RewriteCond %{REQUEST_FILENAME} !-f
  RewriteCond %{REQUEST_FILENAME} !-d
  RewriteCond %{REQUEST_URI} !=/favicon.ico
  RewriteRule ^(.*)$ index.php?q=$1 [L,QSA]
</IfModule>


That's the .htaccess file needed, I thought it was implied that you had to write something like that by my post... apparently I was mistaken, so I apologize for the confusion.


As for your question at the end there... it's extremely unsafe to have a script to write to the .htaccess file, and you have to be extremely careful if you try. Far better is to have a routing table or file, then map each URL to a corresponding page ID. It would be safe to have your PHP script edit the file or do the database queries (database would be the more scalable option).
polly-gone
The confusion came from the fact that the explode() technique that you mentioned before and the technique that you JUST mentioned are two different techniques.

And my question was should I have a PHP script add a RewriteRule to the .htaccess that includes the article page name and that redirects the page, or should I have a variable RewriteRule that pulls the article title from the query string like index.php?title=my-article-title-here.

-Nick Rolling Eyes Rolling Eyes Rolling Eyes
Fire Boar
polly-gone wrote:
The confusion came from the fact that the explode() technique that you mentioned before and the technique that you JUST mentioned are two different techniques.


Code:
function arg($index) {
  static $args = null;
  if ($args === null) {
    $args = explode('/', $_GET['q']);
  }
  return $args[$index];
}


Same technique. The rewrite rule part converts the entire url to a single _GET parameter. The PHP code part that I've just written lets you immediately access any of the arguments, by way of explode. I don't want to argue, just to make clear that this is the technique I've been describing all along.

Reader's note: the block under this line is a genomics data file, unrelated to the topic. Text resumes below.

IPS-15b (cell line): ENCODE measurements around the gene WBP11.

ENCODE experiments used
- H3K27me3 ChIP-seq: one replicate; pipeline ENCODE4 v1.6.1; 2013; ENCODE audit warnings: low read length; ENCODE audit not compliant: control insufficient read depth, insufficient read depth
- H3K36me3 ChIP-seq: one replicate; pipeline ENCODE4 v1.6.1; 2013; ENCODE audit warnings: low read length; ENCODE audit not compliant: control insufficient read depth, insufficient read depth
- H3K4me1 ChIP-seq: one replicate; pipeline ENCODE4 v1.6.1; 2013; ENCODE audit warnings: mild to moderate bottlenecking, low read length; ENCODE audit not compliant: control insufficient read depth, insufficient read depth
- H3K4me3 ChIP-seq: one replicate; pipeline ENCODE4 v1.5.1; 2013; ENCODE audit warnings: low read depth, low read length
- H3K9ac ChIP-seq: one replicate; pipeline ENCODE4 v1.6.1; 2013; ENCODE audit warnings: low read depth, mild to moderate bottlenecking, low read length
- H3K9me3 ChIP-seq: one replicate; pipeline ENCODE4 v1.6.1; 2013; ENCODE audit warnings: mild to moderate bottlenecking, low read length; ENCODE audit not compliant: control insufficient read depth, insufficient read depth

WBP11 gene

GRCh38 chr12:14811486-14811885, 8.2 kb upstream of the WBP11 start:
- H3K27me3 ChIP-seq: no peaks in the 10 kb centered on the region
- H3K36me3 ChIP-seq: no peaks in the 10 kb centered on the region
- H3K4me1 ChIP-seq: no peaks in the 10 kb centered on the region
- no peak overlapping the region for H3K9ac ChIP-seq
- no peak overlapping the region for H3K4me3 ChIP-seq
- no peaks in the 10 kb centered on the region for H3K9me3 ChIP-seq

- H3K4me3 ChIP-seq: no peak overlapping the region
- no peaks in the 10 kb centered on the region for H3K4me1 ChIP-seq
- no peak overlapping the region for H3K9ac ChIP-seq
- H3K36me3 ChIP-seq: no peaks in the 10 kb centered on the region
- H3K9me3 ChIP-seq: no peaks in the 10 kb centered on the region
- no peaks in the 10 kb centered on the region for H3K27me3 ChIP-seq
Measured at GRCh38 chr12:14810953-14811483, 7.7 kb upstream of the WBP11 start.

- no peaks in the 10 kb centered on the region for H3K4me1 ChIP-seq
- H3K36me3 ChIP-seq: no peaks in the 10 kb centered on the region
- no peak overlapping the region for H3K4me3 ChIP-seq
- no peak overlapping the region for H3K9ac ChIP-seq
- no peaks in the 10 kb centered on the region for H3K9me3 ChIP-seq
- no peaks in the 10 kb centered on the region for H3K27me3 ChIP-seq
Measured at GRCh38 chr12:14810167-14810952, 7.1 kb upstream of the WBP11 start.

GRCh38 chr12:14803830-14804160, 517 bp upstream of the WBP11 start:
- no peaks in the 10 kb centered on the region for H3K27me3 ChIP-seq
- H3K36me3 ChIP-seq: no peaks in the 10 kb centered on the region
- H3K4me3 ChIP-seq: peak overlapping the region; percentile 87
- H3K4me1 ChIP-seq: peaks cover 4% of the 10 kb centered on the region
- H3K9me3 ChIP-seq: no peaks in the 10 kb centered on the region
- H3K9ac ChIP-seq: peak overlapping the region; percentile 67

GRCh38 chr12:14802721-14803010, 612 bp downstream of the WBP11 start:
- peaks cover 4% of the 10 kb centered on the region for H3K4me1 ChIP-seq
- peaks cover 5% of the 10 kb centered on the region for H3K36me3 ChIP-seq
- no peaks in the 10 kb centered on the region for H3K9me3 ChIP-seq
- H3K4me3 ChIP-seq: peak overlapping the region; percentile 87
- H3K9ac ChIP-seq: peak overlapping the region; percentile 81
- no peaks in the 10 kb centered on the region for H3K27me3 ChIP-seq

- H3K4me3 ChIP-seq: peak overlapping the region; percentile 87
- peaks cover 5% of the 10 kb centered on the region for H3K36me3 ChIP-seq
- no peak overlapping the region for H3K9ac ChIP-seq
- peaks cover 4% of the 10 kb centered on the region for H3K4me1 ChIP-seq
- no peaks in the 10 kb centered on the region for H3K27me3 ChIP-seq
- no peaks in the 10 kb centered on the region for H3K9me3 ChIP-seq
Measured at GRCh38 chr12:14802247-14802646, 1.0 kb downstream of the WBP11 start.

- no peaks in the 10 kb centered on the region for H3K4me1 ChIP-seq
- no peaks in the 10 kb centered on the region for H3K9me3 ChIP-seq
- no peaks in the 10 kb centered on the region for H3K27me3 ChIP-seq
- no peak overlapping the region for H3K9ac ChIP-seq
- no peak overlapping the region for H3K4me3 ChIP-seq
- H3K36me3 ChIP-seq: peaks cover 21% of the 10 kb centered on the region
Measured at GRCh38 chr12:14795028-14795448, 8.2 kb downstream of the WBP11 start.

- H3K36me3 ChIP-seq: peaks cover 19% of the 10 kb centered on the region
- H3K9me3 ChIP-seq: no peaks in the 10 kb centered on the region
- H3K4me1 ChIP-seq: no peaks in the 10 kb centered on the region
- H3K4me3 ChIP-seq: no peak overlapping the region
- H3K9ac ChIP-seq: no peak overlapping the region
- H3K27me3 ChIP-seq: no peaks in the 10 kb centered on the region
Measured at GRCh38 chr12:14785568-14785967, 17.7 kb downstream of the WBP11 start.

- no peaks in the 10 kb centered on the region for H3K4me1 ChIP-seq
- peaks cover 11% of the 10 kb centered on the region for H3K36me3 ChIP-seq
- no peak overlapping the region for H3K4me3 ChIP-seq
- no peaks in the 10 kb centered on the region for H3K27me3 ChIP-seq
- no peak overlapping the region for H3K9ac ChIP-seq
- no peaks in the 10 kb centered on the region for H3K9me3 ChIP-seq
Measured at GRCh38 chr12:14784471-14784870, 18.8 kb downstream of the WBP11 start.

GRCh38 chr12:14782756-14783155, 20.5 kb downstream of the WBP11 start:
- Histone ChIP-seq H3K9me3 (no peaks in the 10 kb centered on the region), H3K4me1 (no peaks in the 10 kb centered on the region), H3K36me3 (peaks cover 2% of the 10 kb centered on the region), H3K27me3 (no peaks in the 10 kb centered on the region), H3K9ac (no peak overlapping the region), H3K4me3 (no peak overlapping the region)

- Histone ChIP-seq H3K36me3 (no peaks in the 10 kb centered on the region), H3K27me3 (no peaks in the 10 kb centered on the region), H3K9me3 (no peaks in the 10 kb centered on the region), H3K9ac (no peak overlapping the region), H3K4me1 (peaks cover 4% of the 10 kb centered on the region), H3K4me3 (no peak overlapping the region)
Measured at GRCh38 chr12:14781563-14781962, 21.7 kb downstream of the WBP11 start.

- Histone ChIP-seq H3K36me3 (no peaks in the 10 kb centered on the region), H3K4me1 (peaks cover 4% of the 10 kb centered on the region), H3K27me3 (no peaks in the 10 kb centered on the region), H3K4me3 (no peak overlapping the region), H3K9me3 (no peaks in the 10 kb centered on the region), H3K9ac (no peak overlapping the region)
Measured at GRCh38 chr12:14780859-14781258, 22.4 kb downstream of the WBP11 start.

polly-gone wrote:
And my question was should I have a PHP script add a RewriteRule to the .htaccess that includes the article page name and that redirects the page, or should I have a variable RewriteRule that pulls the article title from the query string like index.php?title=my-article-title-here.

-Nick Rolling Eyes Rolling Eyes Rolling Eyes


Yep. I answered that one too.

Fire Boar wrote:
As for your question at the end there... it's extremely unsafe to have a script to write to the .htaccess file, and you have to be extremely careful if you try. Far better is to have a routing table or file, then map each URL to a corresponding page ID. It would be safe to have your PHP script edit the file or do the database queries (database would be the more scalable option).


Short answer: no, you shouldn't.

You should redirect everything to a script with one rule, like what I posted, then have a routing file or database table to determine where each request should go. Or a mix of coded and routing. For example, if we just want everything that looks like http://www.example.com/article/title-goes-here we check if arg(0) is 'article', if so we look up the article title, arg(1), in the routing table and do database queries as required).


I suggest you experiment with the .htaccess rules and PHP function I've provided - you will find that you can achieve what you're after with it, and it's a LOT cleaner than having a script generate the .htaccess file on the fly. If you're wondering about the PHP code, it's actually more efficient than the simpler:

Code:
function bad_arg($index) {
  $args = explode('/', $_GET['q']);
  return $args[$index];
}


The reason being that the static variable only initializes once, so you're only calling explode on $_GET['q'] once no matter how many times you call arg(). Therefore, the original function arg() is almost as fast as variable access.